November 20, 2009
On November 19, 2009, USCIS' Fraud Detection and National Security (FDNS) office explained the three types of site visits that are currently being conducted:
Administrative site visits. These relate to H-1B and religious worker petitions. They generally are conducted by contractors who know nothing of immigration law. For H-1B site visits, the contractors have been equipped with a set of specific questions, and all employers/beneficiaries should be asked the same questions, primarily reaching the issues of whether there's really an employer there, whether the employer knows it filed the petition, and whether the beneficiary is doing the work and receiving the wage indicated on the petition. H-1B visits are done on a post-adjudication basis, and are randomly selected. Each employer should receive only one such visit, but may receive different visits for different sites.
Risk Assessment Program fraud study. Applicable to any type of benefit program, including family and employment-based, this study is part of a joint program between USCIS and ICE. Applications and petitions are chosen at random, usually on a post-approval basis, for visits to help in designing profiles of potential fraud.
Targeted site visits. These visits take place where fraud is suspected, and consist of a visit to ask questions. Advance notice, including notice to counsel, is supposed to be provided.
On November 19, 2009, U.S. Immigration and Customs Enforcement (ICE) Assistant Secretary John Morton announced ICE had issued Notices of Inspection (NOIs) to 1,000 employers across the country associated with critical infrastructure, alerting business owners that ICE will audit their hiring records to determine compliance with employment eligibility verification laws.
"ICE is focused on finding and penalizing employers who believe they can unfairly get ahead by cultivating illegal workplaces," said Assistant Secretary Morton. "We are increasing criminal and civil enforcement … to even the playing field for employers who play by the rules."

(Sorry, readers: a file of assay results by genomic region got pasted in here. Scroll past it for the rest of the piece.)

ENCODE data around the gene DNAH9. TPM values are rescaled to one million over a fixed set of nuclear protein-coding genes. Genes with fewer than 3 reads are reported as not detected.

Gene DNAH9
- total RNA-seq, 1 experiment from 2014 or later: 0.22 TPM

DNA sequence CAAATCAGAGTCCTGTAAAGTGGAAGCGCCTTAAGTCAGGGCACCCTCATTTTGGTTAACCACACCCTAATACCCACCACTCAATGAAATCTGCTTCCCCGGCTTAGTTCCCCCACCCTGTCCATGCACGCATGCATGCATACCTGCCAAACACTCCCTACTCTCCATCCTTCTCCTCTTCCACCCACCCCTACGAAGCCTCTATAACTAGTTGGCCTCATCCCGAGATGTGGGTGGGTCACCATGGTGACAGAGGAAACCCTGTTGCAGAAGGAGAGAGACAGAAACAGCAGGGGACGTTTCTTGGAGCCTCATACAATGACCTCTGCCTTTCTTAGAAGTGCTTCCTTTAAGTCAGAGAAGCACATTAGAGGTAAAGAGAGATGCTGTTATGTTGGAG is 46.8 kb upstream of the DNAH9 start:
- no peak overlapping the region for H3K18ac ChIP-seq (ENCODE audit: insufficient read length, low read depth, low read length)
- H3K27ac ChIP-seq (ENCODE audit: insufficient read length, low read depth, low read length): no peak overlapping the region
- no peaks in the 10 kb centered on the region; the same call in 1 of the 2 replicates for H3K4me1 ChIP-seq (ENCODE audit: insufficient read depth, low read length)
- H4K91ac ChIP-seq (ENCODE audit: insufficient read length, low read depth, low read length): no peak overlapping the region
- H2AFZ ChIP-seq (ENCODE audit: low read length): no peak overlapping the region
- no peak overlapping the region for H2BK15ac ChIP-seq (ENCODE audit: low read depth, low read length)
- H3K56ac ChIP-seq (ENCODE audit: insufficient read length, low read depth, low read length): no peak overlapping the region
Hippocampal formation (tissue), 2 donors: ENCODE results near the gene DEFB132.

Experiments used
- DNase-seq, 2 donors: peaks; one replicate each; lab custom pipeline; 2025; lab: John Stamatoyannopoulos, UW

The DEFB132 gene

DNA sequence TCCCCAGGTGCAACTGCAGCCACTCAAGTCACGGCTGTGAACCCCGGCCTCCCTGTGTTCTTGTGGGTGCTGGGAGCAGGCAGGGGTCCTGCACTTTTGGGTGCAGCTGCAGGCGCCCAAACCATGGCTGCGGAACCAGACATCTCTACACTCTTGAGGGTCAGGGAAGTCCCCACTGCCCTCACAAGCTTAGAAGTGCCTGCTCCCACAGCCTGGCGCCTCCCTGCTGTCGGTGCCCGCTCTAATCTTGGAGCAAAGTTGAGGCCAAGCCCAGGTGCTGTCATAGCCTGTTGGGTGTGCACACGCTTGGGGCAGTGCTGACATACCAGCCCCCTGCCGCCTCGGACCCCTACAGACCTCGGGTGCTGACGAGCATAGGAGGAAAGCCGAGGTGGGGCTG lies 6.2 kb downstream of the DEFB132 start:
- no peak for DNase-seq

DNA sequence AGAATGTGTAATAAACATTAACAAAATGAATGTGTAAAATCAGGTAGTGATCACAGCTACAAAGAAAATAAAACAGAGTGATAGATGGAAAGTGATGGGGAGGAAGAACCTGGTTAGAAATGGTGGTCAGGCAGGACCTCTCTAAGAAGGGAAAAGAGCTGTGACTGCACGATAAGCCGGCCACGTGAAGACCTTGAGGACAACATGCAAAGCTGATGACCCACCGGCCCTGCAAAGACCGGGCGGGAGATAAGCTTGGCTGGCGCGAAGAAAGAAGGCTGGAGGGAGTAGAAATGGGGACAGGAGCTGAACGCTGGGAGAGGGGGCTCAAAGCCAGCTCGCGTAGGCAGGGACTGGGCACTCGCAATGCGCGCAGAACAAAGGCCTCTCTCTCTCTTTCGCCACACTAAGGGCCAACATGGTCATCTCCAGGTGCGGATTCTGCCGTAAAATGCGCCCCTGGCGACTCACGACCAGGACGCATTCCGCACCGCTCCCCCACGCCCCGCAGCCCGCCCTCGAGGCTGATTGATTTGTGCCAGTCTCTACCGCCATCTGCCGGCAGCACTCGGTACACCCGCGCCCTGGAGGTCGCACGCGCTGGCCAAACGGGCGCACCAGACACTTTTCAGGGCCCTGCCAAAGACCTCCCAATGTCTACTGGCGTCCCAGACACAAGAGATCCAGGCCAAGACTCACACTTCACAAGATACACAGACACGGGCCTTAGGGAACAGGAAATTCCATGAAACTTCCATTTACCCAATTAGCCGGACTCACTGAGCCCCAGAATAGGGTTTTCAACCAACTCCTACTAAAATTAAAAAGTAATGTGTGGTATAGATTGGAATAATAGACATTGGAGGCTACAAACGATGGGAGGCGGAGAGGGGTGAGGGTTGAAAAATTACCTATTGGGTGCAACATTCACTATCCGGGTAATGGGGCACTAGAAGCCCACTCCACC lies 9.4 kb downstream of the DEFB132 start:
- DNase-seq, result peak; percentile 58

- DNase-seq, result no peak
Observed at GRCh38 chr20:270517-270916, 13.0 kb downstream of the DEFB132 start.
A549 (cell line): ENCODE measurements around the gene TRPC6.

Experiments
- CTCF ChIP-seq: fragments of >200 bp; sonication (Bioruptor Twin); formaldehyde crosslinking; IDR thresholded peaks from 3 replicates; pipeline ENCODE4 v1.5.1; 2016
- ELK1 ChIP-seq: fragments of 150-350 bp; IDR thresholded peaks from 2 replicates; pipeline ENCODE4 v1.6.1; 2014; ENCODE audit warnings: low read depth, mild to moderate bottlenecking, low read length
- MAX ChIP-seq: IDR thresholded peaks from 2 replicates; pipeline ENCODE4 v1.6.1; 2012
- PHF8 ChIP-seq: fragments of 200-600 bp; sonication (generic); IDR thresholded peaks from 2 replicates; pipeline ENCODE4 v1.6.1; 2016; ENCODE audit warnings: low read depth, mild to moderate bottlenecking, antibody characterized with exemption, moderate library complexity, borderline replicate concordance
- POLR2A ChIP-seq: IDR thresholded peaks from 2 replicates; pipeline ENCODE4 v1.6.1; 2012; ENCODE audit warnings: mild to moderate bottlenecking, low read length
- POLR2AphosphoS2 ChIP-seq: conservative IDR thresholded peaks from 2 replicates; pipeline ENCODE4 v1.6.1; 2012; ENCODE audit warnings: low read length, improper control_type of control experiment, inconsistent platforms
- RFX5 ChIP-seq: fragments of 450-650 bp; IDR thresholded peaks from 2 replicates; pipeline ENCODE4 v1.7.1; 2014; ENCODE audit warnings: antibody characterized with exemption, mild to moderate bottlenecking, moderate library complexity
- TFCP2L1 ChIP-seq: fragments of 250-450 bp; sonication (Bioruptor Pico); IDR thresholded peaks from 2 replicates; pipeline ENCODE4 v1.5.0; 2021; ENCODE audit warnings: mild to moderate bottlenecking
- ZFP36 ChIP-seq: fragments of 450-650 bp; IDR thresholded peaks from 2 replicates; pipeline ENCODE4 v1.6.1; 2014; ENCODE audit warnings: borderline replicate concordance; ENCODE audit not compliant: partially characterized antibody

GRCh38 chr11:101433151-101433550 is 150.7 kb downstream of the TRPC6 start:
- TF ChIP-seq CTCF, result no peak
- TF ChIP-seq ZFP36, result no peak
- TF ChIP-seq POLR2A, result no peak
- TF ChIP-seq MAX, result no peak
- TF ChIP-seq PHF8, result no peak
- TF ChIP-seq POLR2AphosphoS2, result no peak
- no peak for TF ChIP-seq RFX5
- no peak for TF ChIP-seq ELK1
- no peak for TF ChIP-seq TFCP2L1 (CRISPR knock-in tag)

The 1,000 businesses served with audit notices this week were selected for inspection as a result of investigative leads and intelligence and because of the business' connection to public safety and national security. The names and locations of the businesses will not be released at this time due to the ongoing, law enforcement sensitive nature of these audits.
Audits involve a comprehensive review of Form I-9s, which employers are required to complete and retain for each individual hired in the U.S.
Statistics since implementation of new ICE worksite enforcement strategy on April 30:
45 businesses and 47 individuals debarred;
0 businesses and 1 individual were debarred during same period in FY 2008.
142 Notices of Intent to Fine (NIF) totaling $15,865,181;
ICE issued 32 NIFs totaling $2,355,330 in all of FY 2008.
45 Final Orders totaling $798,179;
ICE issued eight Final Orders totaling $196,523 during the same period in FY 2008.
1,897 cases initiated;
ICE initiated 605 cases during the same period in FY 2008.
1,069 Form I-9 Inspections;
ICE initiated 503 Form I-9 Inspections in all of FY 2008.
In July, ICE issued 654 NOIs to businesses nationwide in the largest operation of its kind before today - part of ICE's effort to audit businesses suspected of using illegal labor. For more information, visit www.ice.gov.